The Book of Shoveling: a story told in five monthly installments.
November, in which the household shoveler spends the day of the first (early, unexpected, robust) storm locating snow boots, shovels, car scrapers, snow tires, winter gloves and Yak Traks. The strategy required of the first shoveling event is critical, because it determines the outer boundaries of the shoveled areas. Make them too big and you’ll be needlessly shoveling extra terrain all winter; too small and you’ll box yourself in. November shoveling is precise, symmetrical, with tidy walls and clean edges. Emily Dickinson said November is the Norway of the year, but she never visited Norway, let alone the Methow Valley.
December, in which the household shoveler scrupulously maintains the military precision of the snowbanks, despite volume-based fatigue. They say that San Francisco’s Golden Gate Bridge is always being painted; as soon as the painters finish one end of the bridge, it’s time to start over again at the far end. December’s shoveling feels like that; by the time you get the path to the woodshed cleared, the patio has filled in again. It’s still possible to toss a load of champagne powder to the top of the banks, but barely.
January, in which it becomes no longer possible for the average middle-aged shoveler to throw a scoop of snow to the top of the bank, resulting in the necessity of relocating the tops of banks beyond the perimeter of the shoveled areas in order to make room for more snow. At some point in January the snow becomes more like wet cement than dry fluff. They say the Inuit have dozens of words for snow. You learn them simply to add some variety to the relentless monotony of removing said substance from pathways and parking areas.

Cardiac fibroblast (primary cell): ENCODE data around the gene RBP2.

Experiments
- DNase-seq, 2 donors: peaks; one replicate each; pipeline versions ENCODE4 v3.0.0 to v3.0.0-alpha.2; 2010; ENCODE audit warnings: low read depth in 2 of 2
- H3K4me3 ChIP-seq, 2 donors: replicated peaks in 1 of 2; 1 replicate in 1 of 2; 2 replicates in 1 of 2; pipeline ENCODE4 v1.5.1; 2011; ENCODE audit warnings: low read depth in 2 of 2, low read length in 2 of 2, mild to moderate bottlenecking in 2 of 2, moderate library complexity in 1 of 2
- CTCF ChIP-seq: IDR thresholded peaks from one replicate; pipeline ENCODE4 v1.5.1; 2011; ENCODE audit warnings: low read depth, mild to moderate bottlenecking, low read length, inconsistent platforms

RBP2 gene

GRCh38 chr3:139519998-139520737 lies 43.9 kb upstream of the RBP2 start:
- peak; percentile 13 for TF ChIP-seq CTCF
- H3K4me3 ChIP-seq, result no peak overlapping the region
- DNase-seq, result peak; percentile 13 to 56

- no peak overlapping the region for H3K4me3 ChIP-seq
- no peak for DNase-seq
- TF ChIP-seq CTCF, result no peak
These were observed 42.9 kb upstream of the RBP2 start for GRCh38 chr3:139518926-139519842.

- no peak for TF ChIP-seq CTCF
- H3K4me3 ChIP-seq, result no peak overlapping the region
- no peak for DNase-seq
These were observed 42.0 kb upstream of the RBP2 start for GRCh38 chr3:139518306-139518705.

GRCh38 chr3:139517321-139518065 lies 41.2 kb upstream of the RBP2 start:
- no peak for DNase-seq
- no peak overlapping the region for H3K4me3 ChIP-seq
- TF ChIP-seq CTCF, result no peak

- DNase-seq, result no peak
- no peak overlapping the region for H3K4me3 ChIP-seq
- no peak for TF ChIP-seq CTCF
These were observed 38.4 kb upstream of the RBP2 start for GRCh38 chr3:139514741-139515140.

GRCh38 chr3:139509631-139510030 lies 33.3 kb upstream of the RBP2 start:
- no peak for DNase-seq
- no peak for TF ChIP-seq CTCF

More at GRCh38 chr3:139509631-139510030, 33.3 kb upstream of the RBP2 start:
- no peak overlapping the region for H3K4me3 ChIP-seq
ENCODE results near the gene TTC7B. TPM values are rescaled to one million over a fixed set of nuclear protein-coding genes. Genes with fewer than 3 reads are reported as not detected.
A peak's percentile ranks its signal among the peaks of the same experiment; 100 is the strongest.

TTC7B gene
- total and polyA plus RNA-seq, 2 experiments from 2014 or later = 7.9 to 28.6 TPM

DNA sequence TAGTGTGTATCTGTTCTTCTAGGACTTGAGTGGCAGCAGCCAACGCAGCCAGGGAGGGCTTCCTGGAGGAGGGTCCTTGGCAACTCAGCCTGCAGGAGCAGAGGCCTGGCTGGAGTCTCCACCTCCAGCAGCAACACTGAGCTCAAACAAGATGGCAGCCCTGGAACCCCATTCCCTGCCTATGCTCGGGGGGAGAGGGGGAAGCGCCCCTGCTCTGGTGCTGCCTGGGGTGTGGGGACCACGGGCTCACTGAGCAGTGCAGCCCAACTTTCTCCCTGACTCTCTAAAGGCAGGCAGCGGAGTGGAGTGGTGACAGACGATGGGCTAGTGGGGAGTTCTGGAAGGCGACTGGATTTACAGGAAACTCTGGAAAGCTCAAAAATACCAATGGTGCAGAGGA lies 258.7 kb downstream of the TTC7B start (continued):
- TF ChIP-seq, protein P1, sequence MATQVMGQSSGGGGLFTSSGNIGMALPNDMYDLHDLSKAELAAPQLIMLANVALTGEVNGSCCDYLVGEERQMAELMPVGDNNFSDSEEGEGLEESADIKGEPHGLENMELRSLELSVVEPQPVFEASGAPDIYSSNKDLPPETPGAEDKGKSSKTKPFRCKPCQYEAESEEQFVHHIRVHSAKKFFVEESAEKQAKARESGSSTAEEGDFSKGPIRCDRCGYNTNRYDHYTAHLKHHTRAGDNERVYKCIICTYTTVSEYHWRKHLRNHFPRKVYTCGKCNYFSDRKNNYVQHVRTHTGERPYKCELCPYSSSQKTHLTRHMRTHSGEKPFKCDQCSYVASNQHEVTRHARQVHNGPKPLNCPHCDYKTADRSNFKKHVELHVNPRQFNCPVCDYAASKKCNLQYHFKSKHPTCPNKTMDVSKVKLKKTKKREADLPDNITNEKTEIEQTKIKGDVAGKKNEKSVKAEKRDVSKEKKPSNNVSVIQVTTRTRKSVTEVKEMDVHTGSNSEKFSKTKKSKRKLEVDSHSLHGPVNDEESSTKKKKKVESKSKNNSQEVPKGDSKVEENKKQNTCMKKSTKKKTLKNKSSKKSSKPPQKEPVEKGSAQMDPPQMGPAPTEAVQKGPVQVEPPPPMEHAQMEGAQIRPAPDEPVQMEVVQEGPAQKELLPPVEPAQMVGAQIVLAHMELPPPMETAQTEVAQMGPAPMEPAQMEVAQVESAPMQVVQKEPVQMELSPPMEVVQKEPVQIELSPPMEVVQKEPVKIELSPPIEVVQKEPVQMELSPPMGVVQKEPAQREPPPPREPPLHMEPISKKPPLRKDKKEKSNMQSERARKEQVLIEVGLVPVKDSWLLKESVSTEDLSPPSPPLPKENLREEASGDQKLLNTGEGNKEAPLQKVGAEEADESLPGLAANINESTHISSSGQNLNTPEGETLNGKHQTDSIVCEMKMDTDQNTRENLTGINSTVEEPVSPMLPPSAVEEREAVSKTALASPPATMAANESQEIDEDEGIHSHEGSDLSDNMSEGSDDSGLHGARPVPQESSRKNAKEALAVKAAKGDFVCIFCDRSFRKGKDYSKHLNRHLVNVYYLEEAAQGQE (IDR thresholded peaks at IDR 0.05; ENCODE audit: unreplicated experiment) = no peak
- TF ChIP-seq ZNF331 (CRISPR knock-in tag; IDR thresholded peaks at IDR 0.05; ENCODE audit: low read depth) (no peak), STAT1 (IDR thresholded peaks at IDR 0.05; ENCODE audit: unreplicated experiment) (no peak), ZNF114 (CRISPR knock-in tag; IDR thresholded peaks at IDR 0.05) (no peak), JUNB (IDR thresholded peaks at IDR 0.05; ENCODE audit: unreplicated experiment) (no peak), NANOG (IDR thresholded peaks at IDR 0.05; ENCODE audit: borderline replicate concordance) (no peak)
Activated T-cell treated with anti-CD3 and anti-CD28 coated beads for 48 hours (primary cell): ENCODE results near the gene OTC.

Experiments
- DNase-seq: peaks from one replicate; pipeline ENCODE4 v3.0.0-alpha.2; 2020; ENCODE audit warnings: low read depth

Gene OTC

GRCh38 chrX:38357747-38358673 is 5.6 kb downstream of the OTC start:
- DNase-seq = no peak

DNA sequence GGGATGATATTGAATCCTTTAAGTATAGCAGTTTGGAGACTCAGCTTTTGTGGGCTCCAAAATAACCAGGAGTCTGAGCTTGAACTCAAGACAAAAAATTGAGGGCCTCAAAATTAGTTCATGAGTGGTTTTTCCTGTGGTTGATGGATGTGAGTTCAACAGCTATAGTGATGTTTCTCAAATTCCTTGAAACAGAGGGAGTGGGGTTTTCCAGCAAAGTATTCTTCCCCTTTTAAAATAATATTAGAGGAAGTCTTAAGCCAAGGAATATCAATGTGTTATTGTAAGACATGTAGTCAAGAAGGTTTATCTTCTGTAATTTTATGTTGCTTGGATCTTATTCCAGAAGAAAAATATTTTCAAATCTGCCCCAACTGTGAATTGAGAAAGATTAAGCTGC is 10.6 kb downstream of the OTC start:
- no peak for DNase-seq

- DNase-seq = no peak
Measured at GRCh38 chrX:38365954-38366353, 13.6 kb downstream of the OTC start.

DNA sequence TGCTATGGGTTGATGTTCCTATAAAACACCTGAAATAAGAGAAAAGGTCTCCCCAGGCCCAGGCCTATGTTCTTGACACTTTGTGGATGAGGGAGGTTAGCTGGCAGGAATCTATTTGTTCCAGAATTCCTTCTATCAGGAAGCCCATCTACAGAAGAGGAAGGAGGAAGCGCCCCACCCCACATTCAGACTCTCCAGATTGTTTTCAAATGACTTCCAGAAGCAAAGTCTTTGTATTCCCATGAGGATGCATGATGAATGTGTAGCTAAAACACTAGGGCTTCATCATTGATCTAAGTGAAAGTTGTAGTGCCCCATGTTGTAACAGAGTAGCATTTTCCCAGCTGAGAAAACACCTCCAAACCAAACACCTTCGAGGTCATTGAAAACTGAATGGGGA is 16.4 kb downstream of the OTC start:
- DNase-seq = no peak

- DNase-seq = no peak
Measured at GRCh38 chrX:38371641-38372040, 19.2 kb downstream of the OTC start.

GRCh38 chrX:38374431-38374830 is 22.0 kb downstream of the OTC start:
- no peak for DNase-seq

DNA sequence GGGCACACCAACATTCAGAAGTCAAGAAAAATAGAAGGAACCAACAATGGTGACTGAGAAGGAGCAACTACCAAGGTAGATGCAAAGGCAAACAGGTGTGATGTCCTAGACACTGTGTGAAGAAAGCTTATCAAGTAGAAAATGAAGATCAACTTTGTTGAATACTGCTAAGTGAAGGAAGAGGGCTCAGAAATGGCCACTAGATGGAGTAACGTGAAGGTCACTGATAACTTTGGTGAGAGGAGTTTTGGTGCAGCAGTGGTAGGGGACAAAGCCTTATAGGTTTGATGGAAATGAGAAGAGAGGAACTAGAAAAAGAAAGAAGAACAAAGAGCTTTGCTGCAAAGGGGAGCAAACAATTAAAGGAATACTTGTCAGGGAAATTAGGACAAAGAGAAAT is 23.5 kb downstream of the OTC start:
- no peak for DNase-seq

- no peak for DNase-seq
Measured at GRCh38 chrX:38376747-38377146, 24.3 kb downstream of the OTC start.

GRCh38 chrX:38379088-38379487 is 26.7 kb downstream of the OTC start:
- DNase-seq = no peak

February, in which the household shoveler regrets griping about the tedium of shoveling pathways and parking areas. February brings paranoia about snowloads and roof ratings. February calls for a scientific measurement of one cubic foot of snow and despite its weighing only half of what the roof is rated to, the household shoveler cannot stop fretting and insists that the roof be shoveled. The boredom of clearing pathways is eclipsed by the terror of roof work.
March, in which the household shoveler remains in denial about the continued need for snow removal. For three weeks people have been crowing about spring’s imminence. March brings another 6 inches in two days. They say March comes in like a lion and goes out like a lamb. In April we’ll stow the shovels, and you’ll hear us roar.